Piima Butter Recipe

Learn how to make the tangy, buttermilk-like culture known as Piima, and for a delicious substitute for sour cream or creme fraische.

| April 2019

piima-glass 
Image by Vlad Nordwing from Pixabay

Piima (pee-ma) is a culture based on the extract of the butterwort plant. Some sources suggest that using piima to make dairy products originated in Scandinavia when farmers noticed that milk curdled faster from cows that grazed on butterwort, a northern European wild herb. The culture was then extracted carefully and used in making butter, cultured cream, and buttermilk. In Scandinavia, it also became a practice to pour fresh milk or cream over the butterwort leaves before making dairy products with it. Either way, using piima to make butter is an extremely simple process. Products made with the piima culture will have a slight tang, similar to buttermilk. Piima can be purchased through mail-order herb distributors or on the Internet. It comes in a cream form.

Yield: about 2 cups

Prep time: 30 minutes



Ingredients

  • 2 tablespoons piima culture (in the form of a cream)
  • 4 cups (2 pints) heavy cream

Direction

1.) Put the culture into a clean quart jar. Add the cream and stir. Screw on the lid and store at 70 to 75 degrees Fahrenheit (on top of the refrigerator is a good spot) until the mixture begins to thicken, about 24 hours

2.) After the mixture has thickened to a custardlike consistency (about 1 day) remove a few tablespoons as a starter for another batch if desired. Store the starter in an airtight jar in the refrigerator.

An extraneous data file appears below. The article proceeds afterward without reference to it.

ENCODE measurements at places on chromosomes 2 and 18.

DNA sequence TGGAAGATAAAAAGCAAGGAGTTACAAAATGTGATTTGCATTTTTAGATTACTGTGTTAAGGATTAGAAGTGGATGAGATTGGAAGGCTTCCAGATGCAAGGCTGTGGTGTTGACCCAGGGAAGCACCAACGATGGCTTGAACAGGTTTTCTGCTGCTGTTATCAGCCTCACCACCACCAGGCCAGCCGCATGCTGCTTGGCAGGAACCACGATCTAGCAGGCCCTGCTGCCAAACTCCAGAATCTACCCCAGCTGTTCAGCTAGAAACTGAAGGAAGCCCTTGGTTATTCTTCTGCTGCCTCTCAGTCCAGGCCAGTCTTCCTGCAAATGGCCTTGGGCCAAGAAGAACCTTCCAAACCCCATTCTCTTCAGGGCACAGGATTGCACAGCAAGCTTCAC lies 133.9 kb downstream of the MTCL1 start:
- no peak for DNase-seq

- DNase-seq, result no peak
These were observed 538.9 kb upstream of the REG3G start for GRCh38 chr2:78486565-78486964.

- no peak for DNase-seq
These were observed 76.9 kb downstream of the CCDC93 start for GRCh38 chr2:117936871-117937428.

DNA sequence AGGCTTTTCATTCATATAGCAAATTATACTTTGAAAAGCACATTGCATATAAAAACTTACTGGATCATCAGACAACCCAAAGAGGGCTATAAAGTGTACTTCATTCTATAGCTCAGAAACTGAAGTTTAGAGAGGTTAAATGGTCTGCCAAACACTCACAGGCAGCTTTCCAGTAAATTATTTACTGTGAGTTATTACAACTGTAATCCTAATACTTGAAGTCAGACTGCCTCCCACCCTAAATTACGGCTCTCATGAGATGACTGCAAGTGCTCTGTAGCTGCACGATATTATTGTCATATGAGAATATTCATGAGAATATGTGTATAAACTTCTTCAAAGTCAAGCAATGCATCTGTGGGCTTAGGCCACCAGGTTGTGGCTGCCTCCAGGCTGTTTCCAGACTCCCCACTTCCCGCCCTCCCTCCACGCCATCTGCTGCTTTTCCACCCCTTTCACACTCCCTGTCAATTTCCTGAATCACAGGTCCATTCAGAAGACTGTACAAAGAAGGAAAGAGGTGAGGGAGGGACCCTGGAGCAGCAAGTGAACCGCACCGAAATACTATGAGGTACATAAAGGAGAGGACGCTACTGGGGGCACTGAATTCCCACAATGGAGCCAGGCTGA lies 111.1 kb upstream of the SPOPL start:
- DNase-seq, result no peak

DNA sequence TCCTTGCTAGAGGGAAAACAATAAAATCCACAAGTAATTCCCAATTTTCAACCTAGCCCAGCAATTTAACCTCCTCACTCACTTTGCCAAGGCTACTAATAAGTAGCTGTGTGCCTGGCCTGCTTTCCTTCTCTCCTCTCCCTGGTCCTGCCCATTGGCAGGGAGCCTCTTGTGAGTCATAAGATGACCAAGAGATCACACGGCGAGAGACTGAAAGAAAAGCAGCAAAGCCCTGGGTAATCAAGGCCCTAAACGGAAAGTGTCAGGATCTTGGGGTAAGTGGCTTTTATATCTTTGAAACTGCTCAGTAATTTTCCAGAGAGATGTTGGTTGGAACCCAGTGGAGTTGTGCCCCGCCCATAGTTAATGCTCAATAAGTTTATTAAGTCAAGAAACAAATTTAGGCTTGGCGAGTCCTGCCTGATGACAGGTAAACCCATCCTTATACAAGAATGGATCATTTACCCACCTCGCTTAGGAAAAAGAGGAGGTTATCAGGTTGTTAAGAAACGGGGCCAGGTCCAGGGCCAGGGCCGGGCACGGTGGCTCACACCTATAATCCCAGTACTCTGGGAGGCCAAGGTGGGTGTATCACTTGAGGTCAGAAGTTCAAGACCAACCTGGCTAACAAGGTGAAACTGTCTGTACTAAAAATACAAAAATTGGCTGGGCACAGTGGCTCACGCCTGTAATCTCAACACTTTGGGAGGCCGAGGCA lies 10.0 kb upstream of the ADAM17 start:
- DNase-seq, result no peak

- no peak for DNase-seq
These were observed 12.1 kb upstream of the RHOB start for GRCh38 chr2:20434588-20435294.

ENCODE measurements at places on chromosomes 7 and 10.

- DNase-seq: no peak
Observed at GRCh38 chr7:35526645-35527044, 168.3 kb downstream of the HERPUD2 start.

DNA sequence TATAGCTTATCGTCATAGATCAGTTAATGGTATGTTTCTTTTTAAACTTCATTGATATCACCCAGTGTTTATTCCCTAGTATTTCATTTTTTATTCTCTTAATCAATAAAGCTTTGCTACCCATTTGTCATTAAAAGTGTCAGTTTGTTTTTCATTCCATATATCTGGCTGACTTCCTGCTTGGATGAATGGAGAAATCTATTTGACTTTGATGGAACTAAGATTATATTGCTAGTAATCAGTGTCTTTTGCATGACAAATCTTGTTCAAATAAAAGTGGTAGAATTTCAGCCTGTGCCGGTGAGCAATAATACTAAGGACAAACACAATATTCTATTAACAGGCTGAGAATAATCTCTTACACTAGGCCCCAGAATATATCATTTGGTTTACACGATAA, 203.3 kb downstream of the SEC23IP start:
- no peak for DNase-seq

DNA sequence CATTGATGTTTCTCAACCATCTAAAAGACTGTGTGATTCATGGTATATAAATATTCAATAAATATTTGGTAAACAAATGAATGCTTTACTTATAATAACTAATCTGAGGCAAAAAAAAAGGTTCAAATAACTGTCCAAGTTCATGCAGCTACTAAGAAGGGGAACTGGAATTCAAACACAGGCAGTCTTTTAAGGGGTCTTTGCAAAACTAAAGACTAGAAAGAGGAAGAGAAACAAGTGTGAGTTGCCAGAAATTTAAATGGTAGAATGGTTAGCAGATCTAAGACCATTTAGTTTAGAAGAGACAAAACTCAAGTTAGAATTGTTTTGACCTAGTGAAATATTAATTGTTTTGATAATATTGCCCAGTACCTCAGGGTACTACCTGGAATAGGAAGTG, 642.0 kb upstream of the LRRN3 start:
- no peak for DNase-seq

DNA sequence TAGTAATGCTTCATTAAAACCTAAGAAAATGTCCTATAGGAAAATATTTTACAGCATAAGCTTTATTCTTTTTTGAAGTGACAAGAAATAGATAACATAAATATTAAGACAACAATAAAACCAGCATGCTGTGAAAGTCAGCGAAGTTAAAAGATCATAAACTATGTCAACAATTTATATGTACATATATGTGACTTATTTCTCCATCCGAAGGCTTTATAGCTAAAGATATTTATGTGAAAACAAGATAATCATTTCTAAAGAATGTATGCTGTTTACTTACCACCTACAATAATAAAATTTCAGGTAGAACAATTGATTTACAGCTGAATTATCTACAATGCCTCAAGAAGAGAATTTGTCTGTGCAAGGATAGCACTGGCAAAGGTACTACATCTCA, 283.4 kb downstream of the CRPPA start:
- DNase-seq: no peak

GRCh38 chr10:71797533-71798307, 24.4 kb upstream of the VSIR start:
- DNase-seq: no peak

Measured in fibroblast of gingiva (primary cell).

3.) Shake the jar of piima butter for about 15 minutes or until solid butter begins to form, surrounded by the liquid buttermilk. Pour off the buttermilk (save for anther use) and spoon the butter into a small colander. Use a wooden spoon to remove excess liquid. Gently rinse the butter in the colander with cold water to remove any remaining liquid.

Shaping Butter

To make butter balls, chill a pair of wooden butter paddles. Cut butter into tablespoon-size pats. Let butter soften slightly. It should be firm but not brittle. Roll butter pieces between the paddles to form balls. Drop each into ice water as it’s made. Drain before serving.

To make butter curls, use a metal butter curler. Dip it into hot water before making each curl. Beginning at the far side of a firm (but not too hard) stick of butter, draw the curler toward you lightly and quickly, making a thin curled shaving of butter. Drop the curls into ice water to keep cold until serving. Drain before serving.

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Excerpted from The Home Creamery © by Kathy Farrell-Kingsley. Used with permission from Storey Publishing.






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